Debating India

EDUCATION

A brand new innings at Jamia

Friday 25 June 2004, by GHOSH*Lakshmi B.

NEW DELHI, JUNE 24. He made his way to the prestigious Jamia Millia Islamia here as a 31-year-old, bringing with him not just the knowledge and expertise of a subject that few considered interesting then, but also the distinction of being the country’s youngest professor in history.

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Photo: Sandeep Saxena
The new Vice-Chancellor of Jamia Millia Islamia, Mushirul Hasan.

Over three decades later, seasoned historian Mushirul Hasan’s love affair with the University continues, with the academician who refused to leave the campus even when faced with a death threat making a fresh beginning now as its new Vice-Chancellor.

He may have been actively involved in the University’s academic process, but that clearly did not prepare him for the big job ahead. "It was totally unexpected. I was in Paris on a teaching assignment and had no idea that my name was being considered. So it was a big surprise for me,’’ says Prof. Hasan who has incidentally just finished his new book.

Despite his strong attachment to the University and the desire to "give back’’, Prof. Hasan admits that he is not exactly starting on a clean slate with the rather bitter experience of being attacked by students in 1992 - for his comments defending Salman Rushdie’s much talked about "Satanic Verses `’ — being on the back of his mind when he took the decision to accept the post of Vice-Chancellor.

"It was there, but then you have to move on in life and express yourself creatively in your writings. I have spent a lot of my time since 1992 writing books and newspaper columns. The important thing is not to get bogged down and cultivate within yourself the sense of martyrdom, but press on.’’

His strong bonding with the University was eventually enough to help him make up his mind in the end. "But, of course, I was tempted to come for more than one reason, the principal one being my close association with the academic and literary life of this University. I have never ever after joining this University considered leaving it or moving to greener pastures. I stuck to this place and like working here,’’ says the eminent scholar.

Having watched its activities from close quarters, Prof. Hasan knows very well the strong and weak points of the University. While admitting that it is essentially the liberal ethos and the absence of competition among its teaching community that makes it different, the eminent historian believes that "the competitive spirit which afflicts most of our higher education sector creates a lot of bitterness and is fortunately missing in Jamia which still has brotherly camaraderie. The "biradri’’ network here is real as people are actually related to each other in some way of the other,’’ he says.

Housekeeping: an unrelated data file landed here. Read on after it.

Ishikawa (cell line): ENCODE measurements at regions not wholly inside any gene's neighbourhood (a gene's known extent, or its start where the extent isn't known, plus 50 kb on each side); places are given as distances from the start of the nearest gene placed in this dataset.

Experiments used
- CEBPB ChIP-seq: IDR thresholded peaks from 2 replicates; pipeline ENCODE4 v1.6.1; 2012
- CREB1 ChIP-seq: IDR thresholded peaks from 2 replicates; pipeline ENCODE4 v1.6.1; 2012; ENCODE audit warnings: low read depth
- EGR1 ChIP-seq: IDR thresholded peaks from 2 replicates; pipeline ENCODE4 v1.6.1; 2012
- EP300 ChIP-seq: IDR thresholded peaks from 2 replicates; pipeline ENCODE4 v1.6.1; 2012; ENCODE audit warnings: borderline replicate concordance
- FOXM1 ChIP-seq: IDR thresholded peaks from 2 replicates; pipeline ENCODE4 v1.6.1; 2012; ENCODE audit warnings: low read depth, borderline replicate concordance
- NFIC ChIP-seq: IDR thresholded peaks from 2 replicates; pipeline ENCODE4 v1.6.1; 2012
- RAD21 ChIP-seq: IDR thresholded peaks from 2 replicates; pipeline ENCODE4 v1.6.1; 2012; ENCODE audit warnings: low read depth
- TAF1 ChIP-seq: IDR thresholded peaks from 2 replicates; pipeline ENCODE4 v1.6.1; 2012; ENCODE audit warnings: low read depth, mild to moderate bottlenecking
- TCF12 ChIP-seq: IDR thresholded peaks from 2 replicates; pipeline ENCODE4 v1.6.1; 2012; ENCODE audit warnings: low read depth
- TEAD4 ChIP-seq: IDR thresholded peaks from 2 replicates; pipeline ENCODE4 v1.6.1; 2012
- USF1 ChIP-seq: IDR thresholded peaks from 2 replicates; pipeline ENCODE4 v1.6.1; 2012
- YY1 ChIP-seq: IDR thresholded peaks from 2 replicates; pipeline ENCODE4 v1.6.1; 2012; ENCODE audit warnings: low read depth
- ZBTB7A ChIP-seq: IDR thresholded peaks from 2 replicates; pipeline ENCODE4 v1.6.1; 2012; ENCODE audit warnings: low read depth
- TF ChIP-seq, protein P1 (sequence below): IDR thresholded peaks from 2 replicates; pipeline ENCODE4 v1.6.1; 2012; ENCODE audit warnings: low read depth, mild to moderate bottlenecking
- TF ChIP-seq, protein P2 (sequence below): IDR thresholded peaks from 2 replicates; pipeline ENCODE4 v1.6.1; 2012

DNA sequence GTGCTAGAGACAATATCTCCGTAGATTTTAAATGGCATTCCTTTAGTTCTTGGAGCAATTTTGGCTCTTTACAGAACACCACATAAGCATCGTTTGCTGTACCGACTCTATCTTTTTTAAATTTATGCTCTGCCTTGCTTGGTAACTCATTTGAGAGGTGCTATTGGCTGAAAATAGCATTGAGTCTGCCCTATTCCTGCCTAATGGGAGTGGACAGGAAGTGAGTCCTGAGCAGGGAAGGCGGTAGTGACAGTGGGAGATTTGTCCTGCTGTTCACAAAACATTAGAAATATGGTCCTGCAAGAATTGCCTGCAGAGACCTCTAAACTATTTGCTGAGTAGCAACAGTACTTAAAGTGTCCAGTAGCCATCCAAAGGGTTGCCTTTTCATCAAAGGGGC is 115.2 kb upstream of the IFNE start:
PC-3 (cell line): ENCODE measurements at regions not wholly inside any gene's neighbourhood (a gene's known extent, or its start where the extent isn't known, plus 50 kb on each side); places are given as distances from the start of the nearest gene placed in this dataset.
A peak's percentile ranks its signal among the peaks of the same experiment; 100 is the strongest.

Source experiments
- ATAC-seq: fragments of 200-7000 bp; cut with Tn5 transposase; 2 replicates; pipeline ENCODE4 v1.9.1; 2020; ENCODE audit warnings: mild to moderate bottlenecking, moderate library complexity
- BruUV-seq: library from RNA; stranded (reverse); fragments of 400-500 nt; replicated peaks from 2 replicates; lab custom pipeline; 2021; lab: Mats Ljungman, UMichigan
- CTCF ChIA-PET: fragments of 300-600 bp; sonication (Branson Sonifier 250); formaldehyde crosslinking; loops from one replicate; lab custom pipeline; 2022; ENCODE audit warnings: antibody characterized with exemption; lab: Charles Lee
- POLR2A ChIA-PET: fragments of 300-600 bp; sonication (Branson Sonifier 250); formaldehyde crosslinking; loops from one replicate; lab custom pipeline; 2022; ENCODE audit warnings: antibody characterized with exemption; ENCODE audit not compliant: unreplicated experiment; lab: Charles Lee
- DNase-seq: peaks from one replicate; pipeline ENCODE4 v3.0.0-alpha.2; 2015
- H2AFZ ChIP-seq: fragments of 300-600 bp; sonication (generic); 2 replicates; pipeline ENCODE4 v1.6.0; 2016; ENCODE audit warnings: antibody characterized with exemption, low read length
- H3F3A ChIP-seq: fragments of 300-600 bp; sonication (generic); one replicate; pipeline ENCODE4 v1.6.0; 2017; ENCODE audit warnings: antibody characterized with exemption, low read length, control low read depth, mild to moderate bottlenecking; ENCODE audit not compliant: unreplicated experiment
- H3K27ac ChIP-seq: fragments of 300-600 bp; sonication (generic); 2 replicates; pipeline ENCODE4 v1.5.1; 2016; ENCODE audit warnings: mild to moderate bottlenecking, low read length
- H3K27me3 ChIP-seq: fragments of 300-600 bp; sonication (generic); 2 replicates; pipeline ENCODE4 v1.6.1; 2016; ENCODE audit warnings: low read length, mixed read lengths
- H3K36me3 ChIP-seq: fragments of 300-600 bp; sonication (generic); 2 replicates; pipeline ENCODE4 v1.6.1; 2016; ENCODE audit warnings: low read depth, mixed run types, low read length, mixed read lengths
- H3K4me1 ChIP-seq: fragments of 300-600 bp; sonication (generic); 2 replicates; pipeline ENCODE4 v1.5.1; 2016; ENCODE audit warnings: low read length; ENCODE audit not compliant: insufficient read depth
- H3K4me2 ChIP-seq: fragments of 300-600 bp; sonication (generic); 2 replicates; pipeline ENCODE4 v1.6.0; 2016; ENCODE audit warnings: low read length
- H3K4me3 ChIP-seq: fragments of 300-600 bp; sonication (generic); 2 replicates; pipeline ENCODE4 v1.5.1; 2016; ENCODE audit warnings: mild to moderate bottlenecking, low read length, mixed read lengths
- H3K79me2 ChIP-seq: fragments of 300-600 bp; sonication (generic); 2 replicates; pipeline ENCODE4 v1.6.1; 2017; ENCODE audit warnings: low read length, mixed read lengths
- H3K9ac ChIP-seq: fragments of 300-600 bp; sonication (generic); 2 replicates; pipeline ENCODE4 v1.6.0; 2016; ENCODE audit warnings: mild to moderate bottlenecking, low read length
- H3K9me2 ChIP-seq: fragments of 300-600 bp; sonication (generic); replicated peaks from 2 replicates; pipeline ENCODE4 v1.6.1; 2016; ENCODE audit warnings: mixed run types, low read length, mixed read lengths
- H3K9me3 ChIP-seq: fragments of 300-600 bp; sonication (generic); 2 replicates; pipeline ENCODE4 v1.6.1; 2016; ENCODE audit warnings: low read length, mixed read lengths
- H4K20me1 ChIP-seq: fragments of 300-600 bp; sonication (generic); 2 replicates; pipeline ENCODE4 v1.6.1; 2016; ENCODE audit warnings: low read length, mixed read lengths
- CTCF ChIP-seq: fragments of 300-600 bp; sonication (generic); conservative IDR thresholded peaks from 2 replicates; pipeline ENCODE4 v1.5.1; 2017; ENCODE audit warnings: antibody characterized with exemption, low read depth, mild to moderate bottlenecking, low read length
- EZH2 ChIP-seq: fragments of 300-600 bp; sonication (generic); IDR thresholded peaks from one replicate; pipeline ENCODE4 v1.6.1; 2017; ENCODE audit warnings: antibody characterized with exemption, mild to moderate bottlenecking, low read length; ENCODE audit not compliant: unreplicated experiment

But the need to enhance Jamia’s image is clearly high on his priority list and Prof. Hasan is already down to serious business by initiating the process for setting up new centres and building up a new image for Jamia. Known for its courses in social sciences, Prof. Hasan now wants to concentrate on new areas that could help raise the intellectual profile of the University. "The University is known by its social sciences, humanities and languages courses. It is not to say that the sciences are unimportant, but they have at any rate received greater attention. We need to be more visible in the realm of social sciences,’’ says the historian.

While pointing out that the University’s performance will help change its image, Prof. Hasan says: "The real challenge for me as the head, and I have spoke to my colleagues about it, is for them to acquire the instinct of competing with other universities in the spirit of raising the intellectual level of the university. There are some stereotypical ideas about Jamia that will stay. The message I have addressed to my community here is that we should endeavour to dispel the false notions about us through intellectual exercise and change the static image of Jamia, which is vibrant like any other university.’’

Less than two weeks into his new job, the historian has already set the pace for some new initiatives including some new centres and as also to make the social science courses more popular. He also wants to open the until now closed chapter of student union elections.

"I was one of the few involved in organising the last student union elections and would like to move it forward. We are looking at working out ways and means of drafting the constitution for a new union. Much water has flown down the Yamuna since the elections were stopped and we would like to have consultative bodies with students participating at all levels, so we know what their problems are,’’ adds Prof. Hasan.

See online : The Hindu

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